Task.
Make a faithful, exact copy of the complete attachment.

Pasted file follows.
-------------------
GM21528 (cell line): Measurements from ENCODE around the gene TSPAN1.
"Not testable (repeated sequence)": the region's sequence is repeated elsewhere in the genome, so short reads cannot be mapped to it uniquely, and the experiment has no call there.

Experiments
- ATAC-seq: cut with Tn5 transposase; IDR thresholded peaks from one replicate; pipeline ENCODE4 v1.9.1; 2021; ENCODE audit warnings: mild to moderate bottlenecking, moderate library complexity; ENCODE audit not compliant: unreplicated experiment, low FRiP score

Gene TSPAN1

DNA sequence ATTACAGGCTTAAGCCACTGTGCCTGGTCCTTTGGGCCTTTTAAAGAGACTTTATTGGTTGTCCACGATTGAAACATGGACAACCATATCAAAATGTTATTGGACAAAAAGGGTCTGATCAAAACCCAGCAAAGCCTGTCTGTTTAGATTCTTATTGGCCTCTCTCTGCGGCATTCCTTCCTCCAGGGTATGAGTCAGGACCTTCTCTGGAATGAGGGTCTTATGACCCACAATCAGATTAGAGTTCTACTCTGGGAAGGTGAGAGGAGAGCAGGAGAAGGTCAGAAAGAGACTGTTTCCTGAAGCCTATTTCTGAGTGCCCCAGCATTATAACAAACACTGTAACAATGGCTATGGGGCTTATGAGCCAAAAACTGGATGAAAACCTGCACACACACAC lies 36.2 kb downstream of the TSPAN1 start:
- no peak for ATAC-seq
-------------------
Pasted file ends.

GM21528 (cell line): Measurements from ENCODE around the gene TSPAN1.
"Not testable (repeated sequence)": the region's sequence is repeated elsewhere in the genome, so short reads cannot be mapped to it uniquely, and the experiment has no call there.

Experiments
- ATAC-seq: cut with Tn5 transposase; IDR thresholded peaks from one replicate; pipeline ENCODE4 v1.9.1; 2021; ENCODE audit warnings: mild to moderate bottlenecking, moderate library complexity; ENCODE audit not compliant: unreplicated experiment, low FRiP score

Gene TSPAN1

DNA sequence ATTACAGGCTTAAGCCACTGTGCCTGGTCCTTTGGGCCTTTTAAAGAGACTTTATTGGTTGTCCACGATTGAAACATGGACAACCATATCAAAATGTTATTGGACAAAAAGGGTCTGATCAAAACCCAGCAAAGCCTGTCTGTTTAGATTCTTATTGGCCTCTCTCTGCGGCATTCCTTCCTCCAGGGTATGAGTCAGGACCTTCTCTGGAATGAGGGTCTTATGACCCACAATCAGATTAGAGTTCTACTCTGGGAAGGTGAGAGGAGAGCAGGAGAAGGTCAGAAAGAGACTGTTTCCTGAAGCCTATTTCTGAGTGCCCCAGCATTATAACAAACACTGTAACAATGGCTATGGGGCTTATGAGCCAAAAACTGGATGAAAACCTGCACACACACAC lies 36.2 kb downstream of the TSPAN1 start:
- no peak for ATAC-seq